Co-Author: Doug Barber
Don’t Paint Yourself into a Corner – The “Toxic Substances Control Act”
You may have heard that EPA has some new rules for lead based paint (LBP). The rules passed in 2008 and became effective April 22, 2010. Here is our overview of the law from the perspective of Attorney (Oliver), Realtor®, and Certified Contractor (Doug).
Target Property. What is covered? Property where a repair (painting, renovation, fix and flip) creates a hazard in affected housing and child-occupied commercial facilities. That means houses, day care centers. It will cover your personal residence also.
Residential. The rule generally applies to renovation (remodel, repair) of any housing constructed prior to 1978 (for which a building permit was issued prior to 1978).
Commercial. It also applies to a public/commercial facility of similar date where children are present on a regular basis (e.g., school or day care facility), and spells out what that means.
Exemptions to the Rule include: (don’t guess – check to be sure)
- Repair/maintenance work where the disturbed area is no larger than 6 sq. ft. of interior painted surface, or 20 sq. ft. of exterior surface.
- A certification that the work area is free of lead-based paint (as determined using an EPA certified lead tester, or EPA recognized test kit. The kits they sell at Home Depot & Lowes do not qualify). To my knowledge there is also no EPA approved test kit for lead in sheetrock, so workers must assume lead exists in painted drywall in target properties, unless they pay an EPA “certified lead tester” (different from a renovator) to certify that there is no lead (often using an X-Ray Fluorescence analyzer, called an XRF).
- Renovations by an owner to their own residence. This assumes that the owner is doing the work, not having it done by a property manager or contractor “friend.” So if you paint the room, ok. If your brother-in-law helps, not ok.
- Some housing may be exempt if it is shown that no child under the age of 6 or pregnant woman resides or regularly visits there.
Who is regulated? General and specialty contractors that may disturb the requisite amount of LBP surface (plumbing, painting, HVAC, electrical, finish carpentry, drywall, insulation, siding, tile, glass and glazing, as well as others). General contractors would be wise to verify compliance by their subs by obtaining a copy of their certification. Property owners and property managers will likely be deemed responsible for compliance also.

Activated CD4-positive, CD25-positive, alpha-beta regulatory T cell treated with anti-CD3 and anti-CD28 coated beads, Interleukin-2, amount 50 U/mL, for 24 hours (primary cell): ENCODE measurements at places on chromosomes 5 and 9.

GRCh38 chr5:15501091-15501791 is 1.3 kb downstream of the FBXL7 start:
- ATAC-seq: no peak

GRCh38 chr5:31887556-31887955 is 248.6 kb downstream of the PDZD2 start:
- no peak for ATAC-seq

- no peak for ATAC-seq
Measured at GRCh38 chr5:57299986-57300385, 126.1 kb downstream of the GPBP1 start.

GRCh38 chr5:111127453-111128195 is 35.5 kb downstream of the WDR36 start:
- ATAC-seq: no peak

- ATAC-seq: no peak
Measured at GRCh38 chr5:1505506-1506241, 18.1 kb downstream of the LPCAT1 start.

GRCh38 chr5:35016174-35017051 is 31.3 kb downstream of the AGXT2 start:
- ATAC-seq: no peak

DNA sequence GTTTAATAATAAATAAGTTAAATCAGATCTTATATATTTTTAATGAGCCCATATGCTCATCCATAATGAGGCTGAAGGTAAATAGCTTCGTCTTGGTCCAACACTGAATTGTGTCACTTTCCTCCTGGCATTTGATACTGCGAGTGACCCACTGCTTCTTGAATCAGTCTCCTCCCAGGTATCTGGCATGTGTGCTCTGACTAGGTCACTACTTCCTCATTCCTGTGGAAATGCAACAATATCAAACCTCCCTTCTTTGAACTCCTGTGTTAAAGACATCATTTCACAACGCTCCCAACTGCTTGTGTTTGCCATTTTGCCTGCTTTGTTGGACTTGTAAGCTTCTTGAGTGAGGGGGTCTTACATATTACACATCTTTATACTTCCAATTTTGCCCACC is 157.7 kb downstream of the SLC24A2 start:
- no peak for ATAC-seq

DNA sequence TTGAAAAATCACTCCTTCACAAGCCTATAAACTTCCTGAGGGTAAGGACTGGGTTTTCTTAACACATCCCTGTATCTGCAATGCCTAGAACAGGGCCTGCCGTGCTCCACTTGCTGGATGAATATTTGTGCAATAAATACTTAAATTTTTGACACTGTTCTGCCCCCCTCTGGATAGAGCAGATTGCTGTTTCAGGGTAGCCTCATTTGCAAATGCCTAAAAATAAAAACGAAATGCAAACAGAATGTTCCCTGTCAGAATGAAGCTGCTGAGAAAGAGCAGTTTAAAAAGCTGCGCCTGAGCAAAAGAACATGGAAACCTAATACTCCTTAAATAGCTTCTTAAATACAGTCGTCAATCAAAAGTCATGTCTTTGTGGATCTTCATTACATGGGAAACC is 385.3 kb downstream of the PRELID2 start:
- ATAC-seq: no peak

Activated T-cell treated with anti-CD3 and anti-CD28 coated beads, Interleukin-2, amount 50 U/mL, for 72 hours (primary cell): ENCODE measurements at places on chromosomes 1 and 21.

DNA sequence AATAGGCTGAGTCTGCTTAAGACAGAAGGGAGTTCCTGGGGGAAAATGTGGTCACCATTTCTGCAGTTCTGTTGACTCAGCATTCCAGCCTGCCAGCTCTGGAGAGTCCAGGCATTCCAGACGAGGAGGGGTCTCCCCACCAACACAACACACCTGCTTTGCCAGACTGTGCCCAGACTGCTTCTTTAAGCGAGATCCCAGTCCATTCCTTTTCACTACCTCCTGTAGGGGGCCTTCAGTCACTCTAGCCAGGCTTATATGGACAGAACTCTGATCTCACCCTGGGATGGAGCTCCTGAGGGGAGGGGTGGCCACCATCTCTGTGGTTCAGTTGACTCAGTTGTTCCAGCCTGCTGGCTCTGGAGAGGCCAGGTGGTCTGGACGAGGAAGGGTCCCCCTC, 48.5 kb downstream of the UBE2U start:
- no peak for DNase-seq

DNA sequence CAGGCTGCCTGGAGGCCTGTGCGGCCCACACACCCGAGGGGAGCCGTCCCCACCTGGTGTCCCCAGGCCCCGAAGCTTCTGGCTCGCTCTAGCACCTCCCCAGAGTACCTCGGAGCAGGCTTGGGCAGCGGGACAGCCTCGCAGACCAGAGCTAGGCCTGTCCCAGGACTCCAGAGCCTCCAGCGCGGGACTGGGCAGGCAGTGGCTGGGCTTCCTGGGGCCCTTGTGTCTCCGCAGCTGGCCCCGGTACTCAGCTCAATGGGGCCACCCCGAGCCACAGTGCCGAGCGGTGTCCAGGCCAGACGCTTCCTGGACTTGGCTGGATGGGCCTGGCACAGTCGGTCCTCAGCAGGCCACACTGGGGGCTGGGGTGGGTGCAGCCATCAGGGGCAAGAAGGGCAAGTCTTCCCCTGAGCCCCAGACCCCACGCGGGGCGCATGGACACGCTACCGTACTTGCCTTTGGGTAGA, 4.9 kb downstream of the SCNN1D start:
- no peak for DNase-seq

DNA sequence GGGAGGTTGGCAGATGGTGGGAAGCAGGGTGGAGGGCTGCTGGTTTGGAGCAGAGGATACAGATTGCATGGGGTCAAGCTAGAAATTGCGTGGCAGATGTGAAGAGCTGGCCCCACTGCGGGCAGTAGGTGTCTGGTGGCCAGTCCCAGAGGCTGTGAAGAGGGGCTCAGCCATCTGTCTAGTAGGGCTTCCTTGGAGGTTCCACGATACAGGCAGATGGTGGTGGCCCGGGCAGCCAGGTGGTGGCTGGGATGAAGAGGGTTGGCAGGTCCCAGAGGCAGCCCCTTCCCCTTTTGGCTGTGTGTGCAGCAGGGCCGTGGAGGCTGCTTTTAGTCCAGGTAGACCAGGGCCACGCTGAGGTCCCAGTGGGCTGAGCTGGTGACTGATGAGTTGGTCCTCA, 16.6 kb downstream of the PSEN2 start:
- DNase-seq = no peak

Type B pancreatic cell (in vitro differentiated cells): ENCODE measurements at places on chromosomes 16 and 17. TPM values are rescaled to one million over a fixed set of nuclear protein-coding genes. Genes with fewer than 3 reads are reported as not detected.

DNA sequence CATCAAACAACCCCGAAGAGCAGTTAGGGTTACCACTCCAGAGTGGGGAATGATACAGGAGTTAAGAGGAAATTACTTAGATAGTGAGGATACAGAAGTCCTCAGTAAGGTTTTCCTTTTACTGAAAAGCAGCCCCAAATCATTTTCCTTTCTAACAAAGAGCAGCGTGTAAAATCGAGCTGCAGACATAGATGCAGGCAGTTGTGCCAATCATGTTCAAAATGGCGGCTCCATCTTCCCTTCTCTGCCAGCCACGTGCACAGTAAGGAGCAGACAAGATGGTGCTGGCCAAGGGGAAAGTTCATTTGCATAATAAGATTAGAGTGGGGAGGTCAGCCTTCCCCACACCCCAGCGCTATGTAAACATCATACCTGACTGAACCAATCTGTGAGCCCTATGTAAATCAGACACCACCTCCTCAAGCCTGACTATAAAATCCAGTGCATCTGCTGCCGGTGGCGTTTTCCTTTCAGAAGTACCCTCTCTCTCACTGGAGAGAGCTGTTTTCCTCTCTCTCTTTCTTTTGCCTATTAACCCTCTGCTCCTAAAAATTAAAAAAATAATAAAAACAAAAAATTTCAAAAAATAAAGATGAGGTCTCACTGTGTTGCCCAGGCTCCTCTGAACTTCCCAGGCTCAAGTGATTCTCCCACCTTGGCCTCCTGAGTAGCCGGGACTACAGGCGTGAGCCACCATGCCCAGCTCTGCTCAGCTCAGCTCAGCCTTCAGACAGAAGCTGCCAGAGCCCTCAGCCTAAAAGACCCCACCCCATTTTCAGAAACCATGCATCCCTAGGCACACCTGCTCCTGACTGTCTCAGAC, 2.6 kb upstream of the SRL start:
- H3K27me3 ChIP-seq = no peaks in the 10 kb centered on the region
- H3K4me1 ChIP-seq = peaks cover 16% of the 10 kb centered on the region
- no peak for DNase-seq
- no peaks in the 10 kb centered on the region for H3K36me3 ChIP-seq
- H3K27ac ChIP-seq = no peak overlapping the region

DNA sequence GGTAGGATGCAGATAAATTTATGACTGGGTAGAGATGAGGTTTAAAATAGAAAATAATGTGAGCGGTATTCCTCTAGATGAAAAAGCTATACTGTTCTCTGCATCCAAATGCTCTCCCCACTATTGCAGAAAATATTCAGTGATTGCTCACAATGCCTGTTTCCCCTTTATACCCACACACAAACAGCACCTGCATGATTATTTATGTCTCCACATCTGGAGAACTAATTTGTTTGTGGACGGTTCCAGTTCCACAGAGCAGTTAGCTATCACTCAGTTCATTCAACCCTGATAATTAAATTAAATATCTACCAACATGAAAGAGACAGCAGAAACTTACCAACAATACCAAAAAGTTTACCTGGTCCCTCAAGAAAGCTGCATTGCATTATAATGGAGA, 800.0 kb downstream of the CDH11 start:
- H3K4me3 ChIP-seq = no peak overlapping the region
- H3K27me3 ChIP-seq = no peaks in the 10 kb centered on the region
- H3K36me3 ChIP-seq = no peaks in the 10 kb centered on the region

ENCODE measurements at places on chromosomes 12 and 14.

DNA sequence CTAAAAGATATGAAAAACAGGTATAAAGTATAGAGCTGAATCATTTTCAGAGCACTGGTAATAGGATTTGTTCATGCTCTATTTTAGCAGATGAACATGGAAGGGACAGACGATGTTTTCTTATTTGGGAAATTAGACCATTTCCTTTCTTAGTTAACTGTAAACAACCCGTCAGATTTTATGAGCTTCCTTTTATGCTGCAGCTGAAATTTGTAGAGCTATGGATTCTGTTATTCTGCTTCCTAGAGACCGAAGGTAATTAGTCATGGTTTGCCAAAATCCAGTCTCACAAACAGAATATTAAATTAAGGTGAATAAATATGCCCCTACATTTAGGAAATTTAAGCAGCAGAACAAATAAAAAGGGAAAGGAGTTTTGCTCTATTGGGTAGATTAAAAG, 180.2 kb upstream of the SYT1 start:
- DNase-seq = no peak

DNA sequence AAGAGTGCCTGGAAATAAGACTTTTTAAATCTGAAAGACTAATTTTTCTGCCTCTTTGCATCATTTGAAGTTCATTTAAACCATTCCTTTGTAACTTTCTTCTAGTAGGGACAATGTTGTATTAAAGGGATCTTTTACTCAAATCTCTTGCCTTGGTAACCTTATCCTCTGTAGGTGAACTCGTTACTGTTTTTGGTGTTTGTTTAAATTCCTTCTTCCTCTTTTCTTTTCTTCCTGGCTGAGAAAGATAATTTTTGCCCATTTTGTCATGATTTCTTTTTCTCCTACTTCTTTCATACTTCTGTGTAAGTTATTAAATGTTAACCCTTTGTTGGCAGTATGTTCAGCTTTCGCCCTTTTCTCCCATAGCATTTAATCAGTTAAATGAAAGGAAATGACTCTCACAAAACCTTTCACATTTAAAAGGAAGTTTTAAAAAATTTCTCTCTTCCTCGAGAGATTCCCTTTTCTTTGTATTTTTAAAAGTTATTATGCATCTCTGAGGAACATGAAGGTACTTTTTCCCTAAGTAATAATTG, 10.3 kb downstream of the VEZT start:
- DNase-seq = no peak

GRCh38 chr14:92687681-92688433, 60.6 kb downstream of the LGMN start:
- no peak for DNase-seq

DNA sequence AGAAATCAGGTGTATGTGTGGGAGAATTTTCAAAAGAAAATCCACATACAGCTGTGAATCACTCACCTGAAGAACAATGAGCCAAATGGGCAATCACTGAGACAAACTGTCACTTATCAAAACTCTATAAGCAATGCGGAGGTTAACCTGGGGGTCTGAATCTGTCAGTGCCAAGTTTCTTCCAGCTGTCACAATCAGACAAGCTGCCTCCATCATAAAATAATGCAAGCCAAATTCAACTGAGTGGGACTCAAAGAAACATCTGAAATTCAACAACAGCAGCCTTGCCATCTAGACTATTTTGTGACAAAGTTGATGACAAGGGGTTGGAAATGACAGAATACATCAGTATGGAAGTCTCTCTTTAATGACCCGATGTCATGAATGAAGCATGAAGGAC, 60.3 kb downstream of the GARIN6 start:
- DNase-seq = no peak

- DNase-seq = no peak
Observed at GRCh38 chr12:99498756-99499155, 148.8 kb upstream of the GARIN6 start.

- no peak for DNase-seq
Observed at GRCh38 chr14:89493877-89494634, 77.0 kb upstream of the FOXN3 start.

Cost? Owners and managers of affected properties will probably want to have competitive bids made before hiring contractors/subs, and will want to use only certified vendors (I can assure you that if a vendor does not know about this regulation, his bid will be less than one who complies). Since some vendors may decline the work rather than get certified, certified vendors can reasonably be expected to charge more both for the additional time and materials required, but also as a return on their certification investment.
What contractors (could be non-owner friends) must do:
- Be certified if they are performing prescribed work on target properties;
- Perform such work pursuant to EPA prescribed methods (containment, personal protective gear, cleanup, etc.); and
- Provide warnings to let people know of the potential hazards.
More detail for Contractors. The rule requires that any non-exempt person doing renovation on target properties must obtain certification showing that they are trained in the use of lead safe work practices and that they will follow specific work practices when performing the renovation. What this means to the contractor/sub is:
- (a) your company must also receive EPA certification;
- (b) a certified renovator must be assigned to each renovation of a covered facility;
- (c) all persons performing work on the project must receive on-the-job training by a certified renovator;
- (d) all renovations must be performed in accordance with the EPA work practice standards related to lead-based paint;
- (e) you must provide the owner and occupants of the property with an EPA pamphlet advising them of the lead hazards associated with renovation and obtain a signed certificate of receipt; and
- (f) you must keep records of compliance on all projects.
Enforcement and Liability: As with OSHA, EPA inspectors can come to the site and inspect your documentation and procedures. If non-compliant, they can order work stoppage and issue fines (they are big, as in put-you-out-of-business big-more than $40,000). If someone is injured due to LBP dust exposure from a repair/renovation, the contractor may be liable for personal injuries for failure to comply with the law. I am not sure whether the owner is liable or not (might be if knowingly has noncompliant work done). It may also be advisable for owners and property managers to ensure that home improvement contracts contain provisions dealing with LBP hazards. Contractors may want indemnification language included. Check with your insurance company to determine whether failure to comply may let the insurance company off the hook for liability claims.
How to Get Certified? Training programs will be approved by the EPA, and can be found through trade associations or on the internet. Uncertified people can’t perform nonexempt renovations to affected properties. Certifications must be renewed every five years. Doug got certified through Safe Objectives, Inc. The class was $200 and the EPA certification for the construction company was $300. Firm certification takes up to 90 days, so don’t delay if this applies to you.
Resources. View the rule: Environmental Protection Agency 40 CFR Part 745 – Lead; Renovation, Repair, and Painting Program.
Information and sample checklists at Environmental Protection Agency – Lead in Paint, Dust, and Soil – Information.